This morning, I want to erase the whole thing. Not only do I want to erase it but I want to never do it again. If that's the result of being vulnerable, why would anyone do it?

But I'm here to tell myself that locking up is not the answer. Never trying again with anyone isn't the answer.
When someone shares a mess-up of some kind in Weight Watchers, we often ask, "So what did you learn?" It isn't a failure if you can learn from it. So I'm asking myself, "What did you learn?"

I learned that vulnerability can hurt.
I learned that maybe that person isn't the person who has earned me being vulnerable with them. They aren't the kind of person who can be trusted with it.

But what I know is that I definitely have people in my life who can be. I have people in my life who I can trust with my heart and know that they wont break it.

And if I close off my vulnerable points from the whole world because of one person, then I am robbing myself and them from beautiful opportunities to be there for each other.

So, no. I'm not going to erase what happened. And I'm not going to never do it again. I'm sorry that person couldn't understand my heart, but that doesn't mean I'm going to wrap it up and hide it away. That's their issue... not mine.

Saturday, April 18, 2015

When Being "All-In" Ends in Pain

None of this is really mine, but it struck me enough that I wanted to share it.

I was trying to catch up on my YouTube subscriptions the other day and I came across this video from Carrie Hope Fletcher. I love her. I stumbled across her while watching the Becoming YouTube series a couple years ago, thought she was sort of adorable, and wanted to check her out.  Since, she's become one of my favorite people to watch. Her demographic isn't really me... but then again, it is.

In the video, she talks about heartbreak and how strongly it can affect us.  But, what she said that caught me and spoke to me and convicted me and begrudgingly made me sign on was this:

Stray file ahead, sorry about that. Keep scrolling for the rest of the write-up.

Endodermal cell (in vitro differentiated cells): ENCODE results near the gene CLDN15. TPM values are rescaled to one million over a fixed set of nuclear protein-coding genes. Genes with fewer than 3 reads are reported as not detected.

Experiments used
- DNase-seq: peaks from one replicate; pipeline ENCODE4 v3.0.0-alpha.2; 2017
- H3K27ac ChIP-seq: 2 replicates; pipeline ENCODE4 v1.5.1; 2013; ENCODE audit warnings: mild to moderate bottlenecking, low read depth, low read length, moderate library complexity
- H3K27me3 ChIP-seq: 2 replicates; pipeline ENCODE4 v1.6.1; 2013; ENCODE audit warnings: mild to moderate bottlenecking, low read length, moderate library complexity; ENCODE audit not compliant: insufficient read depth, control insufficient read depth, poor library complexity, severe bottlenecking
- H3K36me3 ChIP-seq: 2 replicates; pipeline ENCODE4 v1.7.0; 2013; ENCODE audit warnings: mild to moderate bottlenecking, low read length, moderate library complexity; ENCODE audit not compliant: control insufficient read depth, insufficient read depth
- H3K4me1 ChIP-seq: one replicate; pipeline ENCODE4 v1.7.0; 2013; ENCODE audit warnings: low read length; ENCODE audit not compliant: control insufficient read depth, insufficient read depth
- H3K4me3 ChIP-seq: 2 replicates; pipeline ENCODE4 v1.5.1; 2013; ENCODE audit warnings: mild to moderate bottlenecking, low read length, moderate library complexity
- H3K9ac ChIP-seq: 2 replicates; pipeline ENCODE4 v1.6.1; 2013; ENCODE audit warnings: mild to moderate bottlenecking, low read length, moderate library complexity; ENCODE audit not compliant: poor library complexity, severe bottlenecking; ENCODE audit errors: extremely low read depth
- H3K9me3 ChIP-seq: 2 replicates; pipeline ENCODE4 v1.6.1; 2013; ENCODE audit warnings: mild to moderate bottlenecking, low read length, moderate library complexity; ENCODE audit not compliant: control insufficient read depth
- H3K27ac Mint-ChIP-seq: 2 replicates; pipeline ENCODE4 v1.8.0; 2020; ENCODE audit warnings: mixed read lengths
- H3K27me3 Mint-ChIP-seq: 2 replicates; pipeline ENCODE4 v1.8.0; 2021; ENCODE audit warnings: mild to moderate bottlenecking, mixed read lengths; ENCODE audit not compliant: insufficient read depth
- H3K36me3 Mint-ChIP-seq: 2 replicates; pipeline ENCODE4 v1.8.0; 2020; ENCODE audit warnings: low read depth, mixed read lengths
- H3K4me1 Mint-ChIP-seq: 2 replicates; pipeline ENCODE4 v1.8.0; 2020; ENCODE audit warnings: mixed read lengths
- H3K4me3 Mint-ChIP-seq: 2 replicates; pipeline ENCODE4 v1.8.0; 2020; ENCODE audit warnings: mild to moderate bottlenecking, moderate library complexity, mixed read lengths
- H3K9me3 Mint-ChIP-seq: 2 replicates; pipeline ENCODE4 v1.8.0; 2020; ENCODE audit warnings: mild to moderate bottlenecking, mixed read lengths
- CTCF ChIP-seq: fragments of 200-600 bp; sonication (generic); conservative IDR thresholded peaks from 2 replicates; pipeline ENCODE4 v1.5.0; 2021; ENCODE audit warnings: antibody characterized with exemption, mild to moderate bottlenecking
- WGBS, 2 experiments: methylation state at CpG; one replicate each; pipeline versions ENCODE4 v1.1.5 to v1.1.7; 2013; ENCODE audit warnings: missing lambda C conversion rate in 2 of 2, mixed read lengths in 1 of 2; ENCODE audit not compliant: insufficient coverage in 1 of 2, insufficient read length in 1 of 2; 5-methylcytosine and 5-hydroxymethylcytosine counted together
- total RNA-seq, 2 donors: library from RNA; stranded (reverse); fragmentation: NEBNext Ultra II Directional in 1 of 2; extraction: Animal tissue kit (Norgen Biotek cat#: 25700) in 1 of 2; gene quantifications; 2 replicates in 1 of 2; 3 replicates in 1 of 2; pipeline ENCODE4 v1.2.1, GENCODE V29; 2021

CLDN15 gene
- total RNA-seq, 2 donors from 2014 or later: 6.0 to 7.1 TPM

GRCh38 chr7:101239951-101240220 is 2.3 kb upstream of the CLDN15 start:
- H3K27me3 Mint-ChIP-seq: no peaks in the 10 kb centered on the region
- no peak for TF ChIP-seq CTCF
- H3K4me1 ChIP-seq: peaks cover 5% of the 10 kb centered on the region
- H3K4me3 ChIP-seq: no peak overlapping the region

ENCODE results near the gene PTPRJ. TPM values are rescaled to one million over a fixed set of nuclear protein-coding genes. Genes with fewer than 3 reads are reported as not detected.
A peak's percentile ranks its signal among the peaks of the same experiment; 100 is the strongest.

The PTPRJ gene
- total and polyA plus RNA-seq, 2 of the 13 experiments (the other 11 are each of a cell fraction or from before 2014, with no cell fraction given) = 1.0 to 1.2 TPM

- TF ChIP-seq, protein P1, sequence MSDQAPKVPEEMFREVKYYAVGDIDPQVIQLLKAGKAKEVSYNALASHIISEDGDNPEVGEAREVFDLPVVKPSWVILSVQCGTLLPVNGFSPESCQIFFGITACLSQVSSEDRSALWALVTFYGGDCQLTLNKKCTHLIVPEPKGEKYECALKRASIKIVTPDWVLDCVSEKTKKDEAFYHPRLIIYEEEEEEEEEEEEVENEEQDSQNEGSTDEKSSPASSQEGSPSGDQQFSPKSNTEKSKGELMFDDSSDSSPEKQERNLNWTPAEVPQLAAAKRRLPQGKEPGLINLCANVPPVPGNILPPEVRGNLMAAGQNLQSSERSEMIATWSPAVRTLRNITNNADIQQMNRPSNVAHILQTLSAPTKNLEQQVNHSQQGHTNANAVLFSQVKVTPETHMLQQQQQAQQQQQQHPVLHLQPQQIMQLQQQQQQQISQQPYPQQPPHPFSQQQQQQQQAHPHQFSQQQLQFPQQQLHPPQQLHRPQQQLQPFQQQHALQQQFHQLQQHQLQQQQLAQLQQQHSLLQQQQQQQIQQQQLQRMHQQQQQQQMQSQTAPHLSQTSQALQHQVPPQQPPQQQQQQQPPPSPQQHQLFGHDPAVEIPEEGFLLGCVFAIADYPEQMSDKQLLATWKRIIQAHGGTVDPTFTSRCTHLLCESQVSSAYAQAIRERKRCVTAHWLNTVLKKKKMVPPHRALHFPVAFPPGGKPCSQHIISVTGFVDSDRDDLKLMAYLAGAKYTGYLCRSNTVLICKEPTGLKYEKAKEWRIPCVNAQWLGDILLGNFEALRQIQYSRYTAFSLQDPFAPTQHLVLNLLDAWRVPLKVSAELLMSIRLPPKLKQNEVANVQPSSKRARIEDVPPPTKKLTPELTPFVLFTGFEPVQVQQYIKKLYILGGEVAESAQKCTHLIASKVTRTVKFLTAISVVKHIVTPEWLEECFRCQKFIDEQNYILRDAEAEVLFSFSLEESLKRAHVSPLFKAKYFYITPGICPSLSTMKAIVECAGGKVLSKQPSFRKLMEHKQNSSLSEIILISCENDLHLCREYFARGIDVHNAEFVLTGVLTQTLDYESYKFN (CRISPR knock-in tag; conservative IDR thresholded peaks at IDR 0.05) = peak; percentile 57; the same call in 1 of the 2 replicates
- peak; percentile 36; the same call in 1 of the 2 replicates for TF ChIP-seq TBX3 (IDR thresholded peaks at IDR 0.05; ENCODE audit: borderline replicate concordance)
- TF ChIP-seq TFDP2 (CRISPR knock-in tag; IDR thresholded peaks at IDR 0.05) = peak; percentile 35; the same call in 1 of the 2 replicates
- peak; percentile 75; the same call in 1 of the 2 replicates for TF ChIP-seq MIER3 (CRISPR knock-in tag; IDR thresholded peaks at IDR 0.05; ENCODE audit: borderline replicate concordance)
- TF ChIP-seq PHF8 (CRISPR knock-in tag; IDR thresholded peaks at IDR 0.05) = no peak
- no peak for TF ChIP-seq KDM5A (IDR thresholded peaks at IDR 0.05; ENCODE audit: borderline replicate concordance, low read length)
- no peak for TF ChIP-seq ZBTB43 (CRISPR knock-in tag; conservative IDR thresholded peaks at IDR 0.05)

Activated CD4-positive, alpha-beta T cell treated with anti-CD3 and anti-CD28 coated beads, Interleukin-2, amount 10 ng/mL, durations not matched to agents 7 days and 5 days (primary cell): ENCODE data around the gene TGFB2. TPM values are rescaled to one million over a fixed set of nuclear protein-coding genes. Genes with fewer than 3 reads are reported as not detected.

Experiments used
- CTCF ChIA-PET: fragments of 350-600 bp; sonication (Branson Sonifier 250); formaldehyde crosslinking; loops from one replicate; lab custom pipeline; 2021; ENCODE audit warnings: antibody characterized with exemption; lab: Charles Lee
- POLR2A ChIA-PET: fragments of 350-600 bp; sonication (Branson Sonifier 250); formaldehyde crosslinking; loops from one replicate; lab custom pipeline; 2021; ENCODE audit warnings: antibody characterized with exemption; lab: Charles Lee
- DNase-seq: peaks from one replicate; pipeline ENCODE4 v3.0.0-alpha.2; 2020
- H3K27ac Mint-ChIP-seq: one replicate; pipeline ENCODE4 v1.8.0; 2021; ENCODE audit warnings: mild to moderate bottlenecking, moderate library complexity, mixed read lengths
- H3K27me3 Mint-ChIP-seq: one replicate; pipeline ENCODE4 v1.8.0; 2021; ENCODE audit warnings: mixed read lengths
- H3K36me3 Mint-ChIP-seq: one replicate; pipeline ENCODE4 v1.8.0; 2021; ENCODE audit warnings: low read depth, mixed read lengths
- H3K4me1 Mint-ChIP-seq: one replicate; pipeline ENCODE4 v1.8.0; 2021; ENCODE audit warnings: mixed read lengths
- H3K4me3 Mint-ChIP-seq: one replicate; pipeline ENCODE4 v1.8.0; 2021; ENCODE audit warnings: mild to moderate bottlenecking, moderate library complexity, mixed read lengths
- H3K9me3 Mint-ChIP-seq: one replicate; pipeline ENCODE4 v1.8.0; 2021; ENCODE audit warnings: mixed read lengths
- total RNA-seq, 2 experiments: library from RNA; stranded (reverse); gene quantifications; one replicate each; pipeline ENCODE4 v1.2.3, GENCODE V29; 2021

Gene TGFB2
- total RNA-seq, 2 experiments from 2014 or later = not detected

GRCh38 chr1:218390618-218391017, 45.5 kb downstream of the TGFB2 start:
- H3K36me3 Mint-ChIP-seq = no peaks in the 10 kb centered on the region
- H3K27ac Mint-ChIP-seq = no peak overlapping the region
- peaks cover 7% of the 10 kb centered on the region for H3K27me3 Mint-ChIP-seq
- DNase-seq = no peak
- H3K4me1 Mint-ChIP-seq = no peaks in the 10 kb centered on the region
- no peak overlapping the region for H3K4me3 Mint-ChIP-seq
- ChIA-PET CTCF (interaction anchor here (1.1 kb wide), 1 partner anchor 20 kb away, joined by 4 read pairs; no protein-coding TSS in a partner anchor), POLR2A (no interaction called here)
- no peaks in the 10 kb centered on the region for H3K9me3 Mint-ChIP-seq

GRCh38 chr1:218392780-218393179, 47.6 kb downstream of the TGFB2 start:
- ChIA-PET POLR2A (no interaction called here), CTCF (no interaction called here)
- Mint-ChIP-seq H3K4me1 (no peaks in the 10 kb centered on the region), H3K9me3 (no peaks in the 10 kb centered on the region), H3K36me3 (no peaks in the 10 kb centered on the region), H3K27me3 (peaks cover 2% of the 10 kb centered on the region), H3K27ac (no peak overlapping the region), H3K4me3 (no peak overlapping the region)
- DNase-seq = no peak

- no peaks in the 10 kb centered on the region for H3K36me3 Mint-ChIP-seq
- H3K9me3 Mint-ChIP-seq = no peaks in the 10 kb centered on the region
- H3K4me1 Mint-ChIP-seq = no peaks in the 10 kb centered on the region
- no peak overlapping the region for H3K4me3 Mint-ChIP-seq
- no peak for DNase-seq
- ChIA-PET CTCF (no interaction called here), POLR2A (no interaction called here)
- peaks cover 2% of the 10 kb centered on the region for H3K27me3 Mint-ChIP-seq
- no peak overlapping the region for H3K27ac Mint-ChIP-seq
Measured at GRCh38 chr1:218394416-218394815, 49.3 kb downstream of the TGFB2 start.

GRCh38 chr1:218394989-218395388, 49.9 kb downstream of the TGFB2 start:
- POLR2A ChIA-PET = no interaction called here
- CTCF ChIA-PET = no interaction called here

When we encounter situations that don't work out... whether that be love or friendship or work or whatever... the level of the heartbreak that we feel is directly related to the amount that we cared, to the amount of energy and emotion that we put into the thing that didn't pan out the way that we had hoped.

The more we cared, the more we end up hurting.  So when things don't work out and we are broken-hearted?  It isn't a bad thing to feel that way.  What that heartbreak means is that we really cared about the thing. We cared about it so much that letting go of it just really hurts a lot. We were all-in and we committed our heart, so of course our hearts hurt. We needn't be ashamed of that.

When things don't pan out, it's easy and natural and understandable to want to pull back from everything.  It's easy to say, "Well, that really hurt. I don't want to ever feel that way again so I'm going to make sure that I never give of myself like that again."  And you can do that.  You can.

And if you don't give much of yourself to the next thing, it is true that you are less likely to hurt in that all-in way again. But your rewards are also connected to how much you care, how much you give, how much you commit.  So... while it's true that hurts might be less if you give less, your rewards and, as Carrie put it, your victories are only worth that little bit of caring too.

So... you can't.  Really, you can't. You can't let being hurt stop you from being all-in from the next thing or the next person or the next relationship or even the things and relationships that are already part of your life. You may hurt less... but you will win less too.

So keep being all-in. Keep being that person that cares "too much." A world full of people afraid to care would be a sad one, wouldn't it?

Friday, April 17, 2015

Not Everything is About You

I've been struggling with a relationship lately. Lots of angst, lots of feelings, lots of frustration. I was dumping my heart out into the lap of one of my dearest friends this week and she said this to me:

This isn't about you. 
This is completely their issue. 
It isn't yours.

And as I thought about it more and more, it became something that was more and more important for me to internalize... because I've kept trying to make it my issue. And I probably try to make a lot of issues into my issues.

Because, you see, if things are my issues, well I can fix those. If something is off because I did something wrong or I said something that offended, if I'm the one being unreasonable... those are all things that I can fix. And if I can fix those things, then I can fix the relationship, right?